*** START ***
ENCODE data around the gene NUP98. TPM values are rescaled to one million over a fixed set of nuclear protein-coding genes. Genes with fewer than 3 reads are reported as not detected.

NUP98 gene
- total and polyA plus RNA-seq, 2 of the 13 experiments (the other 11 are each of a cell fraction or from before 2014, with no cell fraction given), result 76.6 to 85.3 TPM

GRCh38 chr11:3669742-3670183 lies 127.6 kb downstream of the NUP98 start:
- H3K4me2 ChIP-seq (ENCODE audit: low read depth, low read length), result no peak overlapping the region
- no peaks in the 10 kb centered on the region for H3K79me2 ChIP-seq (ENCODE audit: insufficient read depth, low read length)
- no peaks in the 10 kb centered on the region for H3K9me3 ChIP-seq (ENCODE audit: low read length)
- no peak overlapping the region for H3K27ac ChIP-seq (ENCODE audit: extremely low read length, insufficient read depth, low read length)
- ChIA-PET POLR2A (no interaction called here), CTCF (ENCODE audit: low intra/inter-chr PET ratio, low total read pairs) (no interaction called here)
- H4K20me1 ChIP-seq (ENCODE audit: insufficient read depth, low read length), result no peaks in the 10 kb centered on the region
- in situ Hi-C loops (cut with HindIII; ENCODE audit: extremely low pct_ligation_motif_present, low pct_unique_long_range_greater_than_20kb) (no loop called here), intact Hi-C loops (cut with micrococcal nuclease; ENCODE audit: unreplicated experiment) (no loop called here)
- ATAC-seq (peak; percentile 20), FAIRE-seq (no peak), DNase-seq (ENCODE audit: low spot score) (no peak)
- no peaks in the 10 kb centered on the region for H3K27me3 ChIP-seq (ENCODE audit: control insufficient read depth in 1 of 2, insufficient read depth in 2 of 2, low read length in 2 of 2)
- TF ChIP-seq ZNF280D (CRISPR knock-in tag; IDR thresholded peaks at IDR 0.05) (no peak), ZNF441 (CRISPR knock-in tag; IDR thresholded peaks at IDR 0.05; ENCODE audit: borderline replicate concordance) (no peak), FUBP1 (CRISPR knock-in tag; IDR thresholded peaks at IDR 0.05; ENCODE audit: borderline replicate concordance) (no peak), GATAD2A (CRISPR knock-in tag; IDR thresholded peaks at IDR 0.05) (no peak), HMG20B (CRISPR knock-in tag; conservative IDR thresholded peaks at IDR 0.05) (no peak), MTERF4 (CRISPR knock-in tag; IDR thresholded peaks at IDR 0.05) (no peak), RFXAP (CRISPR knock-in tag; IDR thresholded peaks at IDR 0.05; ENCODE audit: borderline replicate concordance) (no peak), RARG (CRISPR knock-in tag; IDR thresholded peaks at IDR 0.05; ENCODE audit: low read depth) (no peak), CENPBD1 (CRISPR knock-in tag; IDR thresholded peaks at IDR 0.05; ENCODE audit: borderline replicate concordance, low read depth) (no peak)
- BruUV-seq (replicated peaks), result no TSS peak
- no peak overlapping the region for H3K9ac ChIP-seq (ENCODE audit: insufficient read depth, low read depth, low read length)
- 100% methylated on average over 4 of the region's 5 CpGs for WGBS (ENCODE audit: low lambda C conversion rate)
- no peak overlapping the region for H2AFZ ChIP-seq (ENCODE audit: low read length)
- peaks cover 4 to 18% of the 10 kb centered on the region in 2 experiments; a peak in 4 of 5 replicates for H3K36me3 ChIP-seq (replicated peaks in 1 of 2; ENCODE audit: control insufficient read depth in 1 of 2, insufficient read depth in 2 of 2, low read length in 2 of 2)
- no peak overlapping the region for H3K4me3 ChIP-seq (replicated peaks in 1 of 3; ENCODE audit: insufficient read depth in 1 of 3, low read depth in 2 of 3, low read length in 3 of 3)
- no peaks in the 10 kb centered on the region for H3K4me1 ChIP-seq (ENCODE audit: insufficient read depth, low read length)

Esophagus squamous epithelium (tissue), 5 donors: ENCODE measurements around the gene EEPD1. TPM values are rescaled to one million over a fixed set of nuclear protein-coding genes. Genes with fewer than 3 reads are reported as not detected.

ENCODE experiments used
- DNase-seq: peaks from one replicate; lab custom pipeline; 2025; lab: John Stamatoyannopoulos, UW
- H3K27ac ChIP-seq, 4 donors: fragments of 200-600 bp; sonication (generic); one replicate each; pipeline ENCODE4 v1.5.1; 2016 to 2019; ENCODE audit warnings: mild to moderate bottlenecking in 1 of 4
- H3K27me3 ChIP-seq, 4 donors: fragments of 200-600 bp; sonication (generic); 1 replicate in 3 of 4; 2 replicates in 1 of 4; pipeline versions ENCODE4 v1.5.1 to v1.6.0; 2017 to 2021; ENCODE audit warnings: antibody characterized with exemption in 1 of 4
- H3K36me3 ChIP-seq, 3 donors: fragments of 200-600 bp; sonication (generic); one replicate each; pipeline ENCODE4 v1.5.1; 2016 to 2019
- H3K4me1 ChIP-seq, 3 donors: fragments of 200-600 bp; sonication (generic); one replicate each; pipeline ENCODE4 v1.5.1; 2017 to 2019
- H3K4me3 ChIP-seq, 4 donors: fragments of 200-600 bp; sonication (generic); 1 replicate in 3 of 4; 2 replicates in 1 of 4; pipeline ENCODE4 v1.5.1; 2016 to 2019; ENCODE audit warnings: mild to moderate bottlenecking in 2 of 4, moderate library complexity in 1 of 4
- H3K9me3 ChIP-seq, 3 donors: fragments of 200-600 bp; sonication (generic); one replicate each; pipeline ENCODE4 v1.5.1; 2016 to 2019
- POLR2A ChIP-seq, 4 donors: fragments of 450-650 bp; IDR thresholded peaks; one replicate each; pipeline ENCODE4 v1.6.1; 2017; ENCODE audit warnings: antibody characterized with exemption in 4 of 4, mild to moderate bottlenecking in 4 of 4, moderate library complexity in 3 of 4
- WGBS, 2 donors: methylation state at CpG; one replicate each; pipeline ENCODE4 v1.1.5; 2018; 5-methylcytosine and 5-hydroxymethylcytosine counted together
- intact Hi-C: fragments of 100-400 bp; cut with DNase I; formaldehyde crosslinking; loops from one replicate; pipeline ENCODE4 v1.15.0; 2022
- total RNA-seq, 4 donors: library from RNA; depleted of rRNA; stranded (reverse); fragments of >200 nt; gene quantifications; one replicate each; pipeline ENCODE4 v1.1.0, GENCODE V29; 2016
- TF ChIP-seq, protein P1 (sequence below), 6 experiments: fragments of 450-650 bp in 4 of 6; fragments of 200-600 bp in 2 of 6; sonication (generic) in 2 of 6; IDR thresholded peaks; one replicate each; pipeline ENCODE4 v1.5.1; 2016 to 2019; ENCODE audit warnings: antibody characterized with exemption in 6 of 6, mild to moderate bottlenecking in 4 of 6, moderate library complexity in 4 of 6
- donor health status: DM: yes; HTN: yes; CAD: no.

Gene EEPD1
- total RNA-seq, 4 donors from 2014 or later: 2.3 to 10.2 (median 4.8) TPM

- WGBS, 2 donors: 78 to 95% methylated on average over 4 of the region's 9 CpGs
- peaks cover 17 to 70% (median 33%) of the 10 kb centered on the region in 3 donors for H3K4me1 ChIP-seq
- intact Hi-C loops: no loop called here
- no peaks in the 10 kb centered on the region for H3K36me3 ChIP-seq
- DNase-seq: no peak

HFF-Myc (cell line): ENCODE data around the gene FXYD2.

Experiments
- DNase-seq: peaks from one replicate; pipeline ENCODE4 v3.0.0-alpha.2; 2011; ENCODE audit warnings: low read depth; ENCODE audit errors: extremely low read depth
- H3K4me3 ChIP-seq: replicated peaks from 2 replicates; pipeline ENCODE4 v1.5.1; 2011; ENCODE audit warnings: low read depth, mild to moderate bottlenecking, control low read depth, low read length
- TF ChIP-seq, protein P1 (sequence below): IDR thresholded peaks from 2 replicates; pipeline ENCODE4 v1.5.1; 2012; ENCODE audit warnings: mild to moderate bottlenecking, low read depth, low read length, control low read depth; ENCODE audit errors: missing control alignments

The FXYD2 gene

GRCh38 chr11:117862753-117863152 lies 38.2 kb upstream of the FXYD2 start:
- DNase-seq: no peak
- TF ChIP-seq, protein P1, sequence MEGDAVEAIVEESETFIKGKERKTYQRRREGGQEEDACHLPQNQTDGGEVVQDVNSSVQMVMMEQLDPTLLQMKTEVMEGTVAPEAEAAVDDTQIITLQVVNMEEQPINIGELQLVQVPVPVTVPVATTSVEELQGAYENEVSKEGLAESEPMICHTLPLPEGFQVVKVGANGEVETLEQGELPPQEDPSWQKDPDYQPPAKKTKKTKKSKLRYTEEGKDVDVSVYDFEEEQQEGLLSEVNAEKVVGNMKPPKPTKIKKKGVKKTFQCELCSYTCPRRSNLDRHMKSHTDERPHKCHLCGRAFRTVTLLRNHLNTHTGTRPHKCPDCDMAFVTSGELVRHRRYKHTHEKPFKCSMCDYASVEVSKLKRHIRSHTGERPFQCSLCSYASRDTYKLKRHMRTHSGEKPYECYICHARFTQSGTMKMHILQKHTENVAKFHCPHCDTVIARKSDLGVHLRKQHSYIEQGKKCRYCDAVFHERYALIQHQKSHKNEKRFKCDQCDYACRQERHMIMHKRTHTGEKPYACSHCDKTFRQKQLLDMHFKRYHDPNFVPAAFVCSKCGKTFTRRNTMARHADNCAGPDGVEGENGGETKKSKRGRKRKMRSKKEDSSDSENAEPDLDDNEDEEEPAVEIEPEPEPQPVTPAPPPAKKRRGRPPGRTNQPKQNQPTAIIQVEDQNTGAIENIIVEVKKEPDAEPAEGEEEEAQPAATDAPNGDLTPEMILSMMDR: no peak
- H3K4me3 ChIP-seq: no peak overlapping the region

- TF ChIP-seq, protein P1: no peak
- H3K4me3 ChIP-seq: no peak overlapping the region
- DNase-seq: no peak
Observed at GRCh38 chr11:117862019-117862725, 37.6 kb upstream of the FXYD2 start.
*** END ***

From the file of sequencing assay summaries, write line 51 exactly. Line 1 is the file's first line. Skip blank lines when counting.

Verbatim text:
- DNase-seq: no peak